Posts Tagged ‘streetcars on Broadway’

The Leewood Projects ‘Full Build Option’ or “Full Meal Deal”. Finally a Transit Plan With Vision!

September 28, 2010

Click here to download the full 84 page report

What is interesting about the Rail for the Valley/Leewood Projects TramTrain or interurban report is the vision shown by the author. Not only does he plan for the ‘politically correct’ (for valley types) Scott Road to Chilliwack TramTrain he also looks to the future with extensions to Vancouver, Richmond and Rosedale, with the ‘Full Build Option’ costing just under one billion dollars!

For a better perspective, the 11 km. SkyTrain Evergreen Line extension will cost over $1.4 billion and service far fewer potential transit customers, this has lead to demand for more density along the Evergreen Line in the Tri-Cities region to try to increase ridership on the metro. The RftV TramTrain doesn’t need such high density as there is plenty of population along the route to provide ridership. The density issue for rail transit has become a SkyTrain only issue as there is sufficient population to ensure economic operation with much cheaper to build light rail.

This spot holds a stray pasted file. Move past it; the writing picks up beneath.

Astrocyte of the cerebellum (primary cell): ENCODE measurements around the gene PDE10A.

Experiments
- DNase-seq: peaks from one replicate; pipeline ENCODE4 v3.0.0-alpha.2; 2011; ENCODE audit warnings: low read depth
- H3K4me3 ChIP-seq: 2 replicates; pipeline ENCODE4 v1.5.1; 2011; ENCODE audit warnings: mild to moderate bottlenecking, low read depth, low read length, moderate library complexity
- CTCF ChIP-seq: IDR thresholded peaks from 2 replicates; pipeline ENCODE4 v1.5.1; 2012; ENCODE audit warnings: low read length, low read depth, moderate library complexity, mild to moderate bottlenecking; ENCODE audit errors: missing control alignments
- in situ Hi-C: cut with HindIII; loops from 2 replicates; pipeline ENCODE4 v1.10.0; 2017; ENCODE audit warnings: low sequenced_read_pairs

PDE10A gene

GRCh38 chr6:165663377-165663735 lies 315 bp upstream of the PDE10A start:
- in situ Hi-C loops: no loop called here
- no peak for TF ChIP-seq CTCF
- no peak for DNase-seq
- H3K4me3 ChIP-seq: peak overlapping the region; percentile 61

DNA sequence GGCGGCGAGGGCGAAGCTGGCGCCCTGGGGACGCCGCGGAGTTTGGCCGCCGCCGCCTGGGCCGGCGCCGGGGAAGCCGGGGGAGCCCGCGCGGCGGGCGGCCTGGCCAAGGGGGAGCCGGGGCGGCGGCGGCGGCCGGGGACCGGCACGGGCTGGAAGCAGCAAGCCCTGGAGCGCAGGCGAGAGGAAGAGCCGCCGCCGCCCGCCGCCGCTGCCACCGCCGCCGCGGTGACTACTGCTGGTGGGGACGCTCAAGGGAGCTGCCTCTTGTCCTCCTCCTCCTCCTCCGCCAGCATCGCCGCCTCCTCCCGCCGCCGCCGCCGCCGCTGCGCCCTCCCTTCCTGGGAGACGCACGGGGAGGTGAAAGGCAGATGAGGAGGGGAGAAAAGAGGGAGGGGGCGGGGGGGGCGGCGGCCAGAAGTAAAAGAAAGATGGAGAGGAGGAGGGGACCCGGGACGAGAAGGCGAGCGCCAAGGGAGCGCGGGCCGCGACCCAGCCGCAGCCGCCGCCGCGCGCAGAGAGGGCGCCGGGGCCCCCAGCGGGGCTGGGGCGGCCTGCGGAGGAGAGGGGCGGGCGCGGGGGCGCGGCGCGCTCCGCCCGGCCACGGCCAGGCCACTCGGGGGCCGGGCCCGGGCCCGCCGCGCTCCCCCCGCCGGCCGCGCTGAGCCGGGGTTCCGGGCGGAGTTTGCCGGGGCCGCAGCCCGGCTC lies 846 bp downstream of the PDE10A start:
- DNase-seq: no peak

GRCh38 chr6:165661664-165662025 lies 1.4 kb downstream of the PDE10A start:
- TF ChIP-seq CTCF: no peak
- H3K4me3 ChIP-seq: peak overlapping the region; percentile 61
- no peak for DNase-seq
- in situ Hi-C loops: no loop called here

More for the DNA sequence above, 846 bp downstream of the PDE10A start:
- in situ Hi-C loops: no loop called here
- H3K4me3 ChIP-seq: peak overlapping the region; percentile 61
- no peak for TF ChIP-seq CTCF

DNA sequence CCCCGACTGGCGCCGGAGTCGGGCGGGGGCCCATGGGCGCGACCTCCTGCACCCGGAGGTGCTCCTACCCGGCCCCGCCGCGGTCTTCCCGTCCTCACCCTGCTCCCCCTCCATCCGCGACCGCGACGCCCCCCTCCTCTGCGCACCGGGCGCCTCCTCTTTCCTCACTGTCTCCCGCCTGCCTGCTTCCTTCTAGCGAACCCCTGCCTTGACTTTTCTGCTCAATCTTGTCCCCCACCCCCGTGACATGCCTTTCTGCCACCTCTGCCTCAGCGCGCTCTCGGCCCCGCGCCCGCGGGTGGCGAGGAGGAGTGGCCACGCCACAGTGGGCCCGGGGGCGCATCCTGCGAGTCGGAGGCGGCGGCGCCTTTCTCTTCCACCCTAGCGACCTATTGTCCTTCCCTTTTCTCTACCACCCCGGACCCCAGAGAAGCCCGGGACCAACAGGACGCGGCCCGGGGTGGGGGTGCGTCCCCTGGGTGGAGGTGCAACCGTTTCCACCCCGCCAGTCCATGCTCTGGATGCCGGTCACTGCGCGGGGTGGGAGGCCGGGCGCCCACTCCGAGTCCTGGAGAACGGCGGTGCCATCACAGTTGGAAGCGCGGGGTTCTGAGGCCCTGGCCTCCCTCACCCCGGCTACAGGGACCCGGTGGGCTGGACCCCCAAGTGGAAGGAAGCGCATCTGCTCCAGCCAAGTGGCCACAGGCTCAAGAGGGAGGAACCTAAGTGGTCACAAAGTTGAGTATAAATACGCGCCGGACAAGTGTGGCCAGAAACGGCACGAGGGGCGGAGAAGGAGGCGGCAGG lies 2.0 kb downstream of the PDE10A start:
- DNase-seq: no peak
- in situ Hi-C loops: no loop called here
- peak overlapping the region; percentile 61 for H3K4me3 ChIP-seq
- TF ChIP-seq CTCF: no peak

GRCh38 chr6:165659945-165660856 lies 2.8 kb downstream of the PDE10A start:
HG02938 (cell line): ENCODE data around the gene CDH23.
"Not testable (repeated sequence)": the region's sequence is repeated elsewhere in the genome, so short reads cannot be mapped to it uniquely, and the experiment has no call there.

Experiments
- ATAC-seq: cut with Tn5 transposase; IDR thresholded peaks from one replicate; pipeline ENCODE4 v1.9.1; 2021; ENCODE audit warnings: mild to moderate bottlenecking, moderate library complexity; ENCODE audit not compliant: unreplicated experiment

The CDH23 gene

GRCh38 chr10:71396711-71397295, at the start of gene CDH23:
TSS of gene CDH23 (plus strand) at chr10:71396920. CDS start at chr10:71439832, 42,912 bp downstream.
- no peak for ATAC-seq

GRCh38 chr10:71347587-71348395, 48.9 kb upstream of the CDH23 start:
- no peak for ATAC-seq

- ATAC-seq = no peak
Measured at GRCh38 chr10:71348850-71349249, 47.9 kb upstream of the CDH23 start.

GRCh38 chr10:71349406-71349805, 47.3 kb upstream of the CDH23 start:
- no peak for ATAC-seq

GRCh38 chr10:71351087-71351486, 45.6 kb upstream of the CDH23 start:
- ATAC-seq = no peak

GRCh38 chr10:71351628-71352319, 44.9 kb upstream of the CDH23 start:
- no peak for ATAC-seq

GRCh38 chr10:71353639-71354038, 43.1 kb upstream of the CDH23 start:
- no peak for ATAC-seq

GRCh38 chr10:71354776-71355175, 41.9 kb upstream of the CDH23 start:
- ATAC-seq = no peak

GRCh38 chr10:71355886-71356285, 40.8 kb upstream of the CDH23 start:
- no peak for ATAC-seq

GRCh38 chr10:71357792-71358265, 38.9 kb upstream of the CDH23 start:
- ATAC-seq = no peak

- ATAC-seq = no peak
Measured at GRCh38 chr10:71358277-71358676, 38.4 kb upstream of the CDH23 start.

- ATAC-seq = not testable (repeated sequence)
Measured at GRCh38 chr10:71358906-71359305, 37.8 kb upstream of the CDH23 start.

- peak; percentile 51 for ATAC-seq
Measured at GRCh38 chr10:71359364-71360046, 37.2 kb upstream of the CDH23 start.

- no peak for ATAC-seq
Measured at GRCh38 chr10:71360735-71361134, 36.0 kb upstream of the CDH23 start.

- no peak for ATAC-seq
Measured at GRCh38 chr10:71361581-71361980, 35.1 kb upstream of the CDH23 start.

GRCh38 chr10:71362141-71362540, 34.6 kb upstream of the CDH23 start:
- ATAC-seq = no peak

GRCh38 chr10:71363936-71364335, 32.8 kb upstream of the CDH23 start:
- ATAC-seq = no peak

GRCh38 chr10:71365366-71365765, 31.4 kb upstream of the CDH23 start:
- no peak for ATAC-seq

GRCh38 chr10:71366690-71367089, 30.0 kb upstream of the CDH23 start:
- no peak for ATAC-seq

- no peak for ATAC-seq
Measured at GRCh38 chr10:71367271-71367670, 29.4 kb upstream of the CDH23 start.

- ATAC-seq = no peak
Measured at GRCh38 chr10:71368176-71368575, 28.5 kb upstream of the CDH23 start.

For the same cost as the Evergreen SkyTrain Line, a  full build (Full Meal Deal) Valley TramTrain, Vancouver/Richmond to Rosedale could be built and with the remaining $400 million, a Vancouver/Richmond to Maple Ridge TramTrain operation could also be funded.

The planned SkyTrain subway to UBC is estimated to cost $3 billion to $4 billion, yet for the same amount of monetary outlay, we could build a BCIT to UBC/Stanley Park LRT/streetcar ($1 billion); a full build RftV TramTrain ($1 billion); a new multi track Fraser River Rail bridge (approx. $500 million); TramTrain to Whiterock (approx. $300 million); and LRT/tram lines in Surrey and Langley ($500 million to $1 billion+)!

For the cost of one SkyTrain subway line, we could fund a sizable regional LRT network combining light rail, TramTrain and streetcar/tram, with the potential of being able to get on a tram in Rosedale and take the same tram to Stanley Park or UBC or Richmond! This is the vision behind the Rail for the Valley/Leewood Projects Report, it is not just a one politically and bureaucratically prestigious rapid transit line, rather a plan to implement affordable light rail transit in the region, providing affordable ‘rail‘ transit for generations.